Agricultural credit priorities

In order for our farmers and fisherfolk (who constitute 35 percent of our population) to be able to tap 2 percent of our loanable funds, three solutions are identified: (1) a more effective agriculture credit guarantee system; (2) more flexible agri-agra credit guidelines; and (3) immediate adjustments in the operations of the Land Bank of the Philippines, with a long-term view of having a more responsive National Agriculture Bank.

These priorities were identified during a recent meeting of the five-coalition Agri-Fisheries Alliance (AFA), representing among others small farmers and fisherfolk, agribusiness, science and academe and the rural women.


Credit Guarantee. The banking system is awash with idle funds. Most of our farmers use credit to survive. But instead of getting this from the banking sector, they use informal channels, such as the “5-6 lending” system, which translates to an annualized 80-percent interest rate.

The banks cannot afford to lose money. They consider farmers and fisherfolk high-risk borrowers. This is why they lend only 2 percent. Thus, to unlock the funds, the risk must be lessened.


The housing sector has had success with a responsive credit guarantee system. The agriculture sector can do the same.

Former banker Danny Fausto, the credit and guarantee committee chair of the Home Guaranty Corp., suggested that key features of this housing system should be adopted for agriculture.

Funds guaranteed by the Agriculture Guarantee Fund total only P7 billion. In contrast, the housing guarantee covers P175 billion.

Proposals include increasing the 85-percent guarantee cover and not requiring an additional 35 percent of the guaranteed loan if the loan is not repaid.

Agri-Agra Law. This law requires that 15 percent of a bank’s fund must go to agriculture and 10 percent to agrarian reform beneficiaries. However, compliance is achieved by paying only half of 1 percent of the loan. Bankers would rather pay this low penalty rather than lend to high-risk borrowers.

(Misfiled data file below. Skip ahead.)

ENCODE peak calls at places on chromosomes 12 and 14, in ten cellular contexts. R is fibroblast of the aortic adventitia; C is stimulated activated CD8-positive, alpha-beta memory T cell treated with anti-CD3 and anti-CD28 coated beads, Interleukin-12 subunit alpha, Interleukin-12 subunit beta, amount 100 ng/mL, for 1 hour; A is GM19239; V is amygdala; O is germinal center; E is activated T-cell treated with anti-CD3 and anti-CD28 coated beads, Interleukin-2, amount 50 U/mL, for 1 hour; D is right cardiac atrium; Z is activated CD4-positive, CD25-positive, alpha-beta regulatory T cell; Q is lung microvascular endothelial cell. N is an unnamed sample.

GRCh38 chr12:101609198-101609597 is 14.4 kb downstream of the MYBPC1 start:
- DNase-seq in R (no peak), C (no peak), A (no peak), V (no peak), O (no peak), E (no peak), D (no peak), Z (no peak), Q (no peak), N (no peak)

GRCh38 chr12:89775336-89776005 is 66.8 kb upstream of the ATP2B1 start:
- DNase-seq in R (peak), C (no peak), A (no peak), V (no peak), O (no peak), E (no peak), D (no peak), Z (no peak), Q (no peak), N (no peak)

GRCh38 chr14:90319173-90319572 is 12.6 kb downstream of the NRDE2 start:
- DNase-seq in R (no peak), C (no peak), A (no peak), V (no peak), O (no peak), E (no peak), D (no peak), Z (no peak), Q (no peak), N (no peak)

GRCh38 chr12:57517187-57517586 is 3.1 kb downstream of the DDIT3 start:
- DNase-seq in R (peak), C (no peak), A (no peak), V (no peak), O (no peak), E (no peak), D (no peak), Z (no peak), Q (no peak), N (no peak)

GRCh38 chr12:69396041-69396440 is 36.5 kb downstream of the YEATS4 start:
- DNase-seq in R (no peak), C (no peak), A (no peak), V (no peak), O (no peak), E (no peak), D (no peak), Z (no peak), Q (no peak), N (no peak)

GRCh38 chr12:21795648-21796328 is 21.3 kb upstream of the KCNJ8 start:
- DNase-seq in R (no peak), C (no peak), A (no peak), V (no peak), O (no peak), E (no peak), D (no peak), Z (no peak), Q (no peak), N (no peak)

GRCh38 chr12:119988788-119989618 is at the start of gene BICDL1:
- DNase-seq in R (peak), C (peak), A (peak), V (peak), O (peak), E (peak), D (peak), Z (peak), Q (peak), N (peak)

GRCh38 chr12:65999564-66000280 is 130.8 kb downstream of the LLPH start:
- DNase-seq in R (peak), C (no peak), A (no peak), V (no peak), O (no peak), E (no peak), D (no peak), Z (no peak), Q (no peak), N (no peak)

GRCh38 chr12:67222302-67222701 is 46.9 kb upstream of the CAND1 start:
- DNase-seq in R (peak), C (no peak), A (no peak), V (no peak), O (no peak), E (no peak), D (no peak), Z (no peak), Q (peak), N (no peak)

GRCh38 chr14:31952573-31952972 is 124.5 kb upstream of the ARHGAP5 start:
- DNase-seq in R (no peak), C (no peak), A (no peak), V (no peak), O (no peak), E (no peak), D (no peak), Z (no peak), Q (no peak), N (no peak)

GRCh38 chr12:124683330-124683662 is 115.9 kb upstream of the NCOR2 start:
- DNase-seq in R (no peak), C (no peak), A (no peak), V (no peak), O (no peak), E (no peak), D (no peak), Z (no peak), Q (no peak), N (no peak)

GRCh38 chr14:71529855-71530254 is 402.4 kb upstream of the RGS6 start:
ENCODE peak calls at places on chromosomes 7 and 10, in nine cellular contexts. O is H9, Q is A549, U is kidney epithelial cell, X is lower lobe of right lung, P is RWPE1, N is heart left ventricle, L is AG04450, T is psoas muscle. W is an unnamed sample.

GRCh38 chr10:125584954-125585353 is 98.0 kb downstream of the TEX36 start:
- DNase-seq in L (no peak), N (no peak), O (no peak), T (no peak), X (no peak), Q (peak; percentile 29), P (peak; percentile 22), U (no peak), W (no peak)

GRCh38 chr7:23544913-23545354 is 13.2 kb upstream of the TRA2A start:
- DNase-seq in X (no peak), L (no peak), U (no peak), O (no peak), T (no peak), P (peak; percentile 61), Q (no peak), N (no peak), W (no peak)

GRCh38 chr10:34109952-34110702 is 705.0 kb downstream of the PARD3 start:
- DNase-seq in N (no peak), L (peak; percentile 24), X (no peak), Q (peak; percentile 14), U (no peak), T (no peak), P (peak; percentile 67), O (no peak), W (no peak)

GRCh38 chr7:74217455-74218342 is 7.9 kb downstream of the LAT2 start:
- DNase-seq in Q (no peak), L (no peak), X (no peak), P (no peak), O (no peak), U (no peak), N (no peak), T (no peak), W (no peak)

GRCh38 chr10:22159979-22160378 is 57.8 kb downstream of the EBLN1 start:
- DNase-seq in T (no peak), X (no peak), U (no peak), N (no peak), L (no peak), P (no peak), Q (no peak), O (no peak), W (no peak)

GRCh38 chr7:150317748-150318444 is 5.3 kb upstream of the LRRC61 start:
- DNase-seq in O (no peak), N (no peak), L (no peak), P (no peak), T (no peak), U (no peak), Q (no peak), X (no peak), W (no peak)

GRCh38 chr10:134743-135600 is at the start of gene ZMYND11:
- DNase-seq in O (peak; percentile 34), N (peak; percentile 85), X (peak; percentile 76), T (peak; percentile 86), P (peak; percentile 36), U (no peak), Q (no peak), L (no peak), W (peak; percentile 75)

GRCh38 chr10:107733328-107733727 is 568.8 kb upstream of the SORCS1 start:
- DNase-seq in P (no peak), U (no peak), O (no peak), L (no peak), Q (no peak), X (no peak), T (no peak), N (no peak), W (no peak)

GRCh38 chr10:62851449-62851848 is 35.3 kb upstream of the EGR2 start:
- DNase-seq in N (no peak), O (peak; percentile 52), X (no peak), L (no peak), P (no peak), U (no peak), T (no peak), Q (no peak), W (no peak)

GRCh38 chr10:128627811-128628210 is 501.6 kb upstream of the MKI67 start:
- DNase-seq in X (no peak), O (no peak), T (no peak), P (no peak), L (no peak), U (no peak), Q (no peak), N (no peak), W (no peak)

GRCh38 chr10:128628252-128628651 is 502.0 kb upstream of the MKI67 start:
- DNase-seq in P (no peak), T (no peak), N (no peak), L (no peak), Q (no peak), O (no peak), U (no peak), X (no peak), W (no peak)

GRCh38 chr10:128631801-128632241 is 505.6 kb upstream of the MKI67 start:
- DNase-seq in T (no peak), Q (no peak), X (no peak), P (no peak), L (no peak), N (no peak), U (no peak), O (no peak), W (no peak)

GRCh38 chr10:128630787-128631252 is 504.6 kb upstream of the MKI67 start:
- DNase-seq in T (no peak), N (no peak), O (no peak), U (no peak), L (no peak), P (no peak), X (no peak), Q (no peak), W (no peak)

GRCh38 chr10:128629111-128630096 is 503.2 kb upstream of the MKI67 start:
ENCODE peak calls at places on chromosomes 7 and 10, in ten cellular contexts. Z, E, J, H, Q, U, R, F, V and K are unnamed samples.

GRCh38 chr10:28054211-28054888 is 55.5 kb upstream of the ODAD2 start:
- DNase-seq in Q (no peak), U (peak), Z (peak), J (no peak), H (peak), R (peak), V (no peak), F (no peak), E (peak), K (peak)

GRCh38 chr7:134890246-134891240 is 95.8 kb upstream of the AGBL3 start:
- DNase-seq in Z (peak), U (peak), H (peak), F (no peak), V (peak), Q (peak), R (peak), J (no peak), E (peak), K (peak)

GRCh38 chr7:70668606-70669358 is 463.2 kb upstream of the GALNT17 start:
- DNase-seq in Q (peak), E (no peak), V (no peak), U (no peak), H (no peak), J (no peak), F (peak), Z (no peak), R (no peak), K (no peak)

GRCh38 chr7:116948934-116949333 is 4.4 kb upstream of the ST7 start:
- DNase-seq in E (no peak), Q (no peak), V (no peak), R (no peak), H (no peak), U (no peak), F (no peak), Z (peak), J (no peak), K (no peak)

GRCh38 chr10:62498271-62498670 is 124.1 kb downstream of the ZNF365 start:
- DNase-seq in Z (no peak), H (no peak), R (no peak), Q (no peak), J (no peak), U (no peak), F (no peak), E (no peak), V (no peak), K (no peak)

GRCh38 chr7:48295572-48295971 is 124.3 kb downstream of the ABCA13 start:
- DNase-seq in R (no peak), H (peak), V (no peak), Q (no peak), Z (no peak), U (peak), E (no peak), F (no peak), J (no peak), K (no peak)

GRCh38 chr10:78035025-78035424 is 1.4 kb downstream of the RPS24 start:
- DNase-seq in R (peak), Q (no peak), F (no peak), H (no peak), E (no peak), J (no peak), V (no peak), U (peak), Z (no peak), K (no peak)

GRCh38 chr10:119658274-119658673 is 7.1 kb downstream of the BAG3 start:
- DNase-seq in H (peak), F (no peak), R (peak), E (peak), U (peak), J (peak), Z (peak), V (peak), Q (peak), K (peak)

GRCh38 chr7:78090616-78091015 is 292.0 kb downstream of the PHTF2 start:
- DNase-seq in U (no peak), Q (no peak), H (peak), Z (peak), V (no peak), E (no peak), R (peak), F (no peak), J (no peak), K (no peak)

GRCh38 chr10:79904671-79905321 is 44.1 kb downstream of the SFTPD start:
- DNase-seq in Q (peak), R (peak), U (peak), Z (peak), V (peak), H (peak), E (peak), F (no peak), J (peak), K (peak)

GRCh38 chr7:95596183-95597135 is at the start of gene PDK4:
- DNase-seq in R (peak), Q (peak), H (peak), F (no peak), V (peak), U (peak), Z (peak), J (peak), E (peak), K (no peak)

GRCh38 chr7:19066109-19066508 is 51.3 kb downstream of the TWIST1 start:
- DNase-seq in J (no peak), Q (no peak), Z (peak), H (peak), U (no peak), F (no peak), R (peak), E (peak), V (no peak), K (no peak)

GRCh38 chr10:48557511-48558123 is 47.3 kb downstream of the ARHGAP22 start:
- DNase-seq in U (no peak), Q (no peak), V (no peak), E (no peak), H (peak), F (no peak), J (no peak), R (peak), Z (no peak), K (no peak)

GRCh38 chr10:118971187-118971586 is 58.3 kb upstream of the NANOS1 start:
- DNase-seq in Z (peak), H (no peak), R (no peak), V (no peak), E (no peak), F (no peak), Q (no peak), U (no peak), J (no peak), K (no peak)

The current guidelines should be more flexible so that low-risk alternatives will enable the funds to go to these targeted sectors. Examples are the bonds proposed by Agriculture Secretary Emmanuel Pinol, as well as allowing subcontractors, integrators, intermediaries, and qualified people’s organizations and nongovernment organizations who provide loans to these beneficiaries to qualify as borrowers for this category.

Agriculture Bank. Landbank is the agriculture bank of the Philippines. But since it is also a universal bank, it has to follow strict criteria defined by the Bangko Sentral ng Pilipinas. Thus, Landbank lends only 8 percent of its loan portfolio to farmers and fisherfolk.


We need an agriculture bank that emphasizes the number of farmers and fisherfolk served.

Meantime, Landbank should create a special section using a different criteria. In addition, half of the section’s profit should go back to Landbank, instead of being remitted to the National Treasury.

The fund can be partly used to establish satellite offices that can help farmers and fisherfolk identify and prepare financial loan proposals.

Funds are not the problem. It is instead the dire lack of feasible loan proposals. Farmers and fisherfolk cannot implement these proposals themselves.

These three priorities will be discussed at the AFA-supported Agriculture Credit Forum with key government decision makers on May 17. This will be at the University of Asia and the Pacific and hosted by Dr. Rolando Dy.

Will these priorities finally be addressed by the concerned government officials? Abangan.

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TAGS: agriculture credit guarantee system, Land Bank of the Philippines, National Agriculture Bank
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